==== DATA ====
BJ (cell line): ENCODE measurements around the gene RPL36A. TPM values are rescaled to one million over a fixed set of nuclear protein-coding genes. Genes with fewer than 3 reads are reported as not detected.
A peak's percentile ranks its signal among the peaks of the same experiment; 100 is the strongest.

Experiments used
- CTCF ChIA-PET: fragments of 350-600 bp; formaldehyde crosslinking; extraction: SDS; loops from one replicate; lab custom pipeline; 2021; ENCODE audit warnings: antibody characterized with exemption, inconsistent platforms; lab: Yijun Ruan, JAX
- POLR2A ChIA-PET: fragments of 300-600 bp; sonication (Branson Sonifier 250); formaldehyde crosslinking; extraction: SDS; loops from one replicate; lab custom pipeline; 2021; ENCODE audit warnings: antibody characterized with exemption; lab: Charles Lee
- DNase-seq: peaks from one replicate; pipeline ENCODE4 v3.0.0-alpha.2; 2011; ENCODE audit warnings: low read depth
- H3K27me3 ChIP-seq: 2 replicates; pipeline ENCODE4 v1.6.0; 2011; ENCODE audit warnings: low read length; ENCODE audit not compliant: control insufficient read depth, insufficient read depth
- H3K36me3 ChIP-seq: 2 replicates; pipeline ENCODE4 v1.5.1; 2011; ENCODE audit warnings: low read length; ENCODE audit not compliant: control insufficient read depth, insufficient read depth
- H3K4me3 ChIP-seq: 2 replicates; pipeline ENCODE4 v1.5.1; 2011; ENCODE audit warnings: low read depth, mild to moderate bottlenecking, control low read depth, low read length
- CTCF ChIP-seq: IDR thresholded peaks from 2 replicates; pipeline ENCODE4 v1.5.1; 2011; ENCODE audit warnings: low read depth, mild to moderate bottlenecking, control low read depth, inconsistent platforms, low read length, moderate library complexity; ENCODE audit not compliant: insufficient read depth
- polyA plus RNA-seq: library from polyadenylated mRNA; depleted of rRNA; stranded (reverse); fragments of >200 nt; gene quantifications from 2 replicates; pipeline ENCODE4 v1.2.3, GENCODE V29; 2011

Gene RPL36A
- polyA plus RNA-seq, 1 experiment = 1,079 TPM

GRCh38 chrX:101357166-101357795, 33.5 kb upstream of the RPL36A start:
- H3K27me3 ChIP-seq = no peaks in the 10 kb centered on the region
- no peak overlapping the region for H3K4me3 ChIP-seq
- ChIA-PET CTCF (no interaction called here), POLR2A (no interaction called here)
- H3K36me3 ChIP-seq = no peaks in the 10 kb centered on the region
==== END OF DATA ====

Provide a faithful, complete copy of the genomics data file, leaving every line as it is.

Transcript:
BJ (cell line): ENCODE measurements around the gene RPL36A. TPM values are rescaled to one million over a fixed set of nuclear protein-coding genes. Genes with fewer than 3 reads are reported as not detected.
A peak's percentile ranks its signal among the peaks of the same experiment; 100 is the strongest.

Experiments used
- CTCF ChIA-PET: fragments of 350-600 bp; formaldehyde crosslinking; extraction: SDS; loops from one replicate; lab custom pipeline; 2021; ENCODE audit warnings: antibody characterized with exemption, inconsistent platforms; lab: Yijun Ruan, JAX
- POLR2A ChIA-PET: fragments of 300-600 bp; sonication (Branson Sonifier 250); formaldehyde crosslinking; extraction: SDS; loops from one replicate; lab custom pipeline; 2021; ENCODE audit warnings: antibody characterized with exemption; lab: Charles Lee
- DNase-seq: peaks from one replicate; pipeline ENCODE4 v3.0.0-alpha.2; 2011; ENCODE audit warnings: low read depth
- H3K27me3 ChIP-seq: 2 replicates; pipeline ENCODE4 v1.6.0; 2011; ENCODE audit warnings: low read length; ENCODE audit not compliant: control insufficient read depth, insufficient read depth
- H3K36me3 ChIP-seq: 2 replicates; pipeline ENCODE4 v1.5.1; 2011; ENCODE audit warnings: low read length; ENCODE audit not compliant: control insufficient read depth, insufficient read depth
- H3K4me3 ChIP-seq: 2 replicates; pipeline ENCODE4 v1.5.1; 2011; ENCODE audit warnings: low read depth, mild to moderate bottlenecking, control low read depth, low read length
- CTCF ChIP-seq: IDR thresholded peaks from 2 replicates; pipeline ENCODE4 v1.5.1; 2011; ENCODE audit warnings: low read depth, mild to moderate bottlenecking, control low read depth, inconsistent platforms, low read length, moderate library complexity; ENCODE audit not compliant: insufficient read depth
- polyA plus RNA-seq: library from polyadenylated mRNA; depleted of rRNA; stranded (reverse); fragments of >200 nt; gene quantifications from 2 replicates; pipeline ENCODE4 v1.2.3, GENCODE V29; 2011

Gene RPL36A
- polyA plus RNA-seq, 1 experiment = 1,079 TPM

GRCh38 chrX:101357166-101357795, 33.5 kb upstream of the RPL36A start:
- H3K27me3 ChIP-seq = no peaks in the 10 kb centered on the region
- no peak overlapping the region for H3K4me3 ChIP-seq
- ChIA-PET CTCF (no interaction called here), POLR2A (no interaction called here)
- H3K36me3 ChIP-seq = no peaks in the 10 kb centered on the region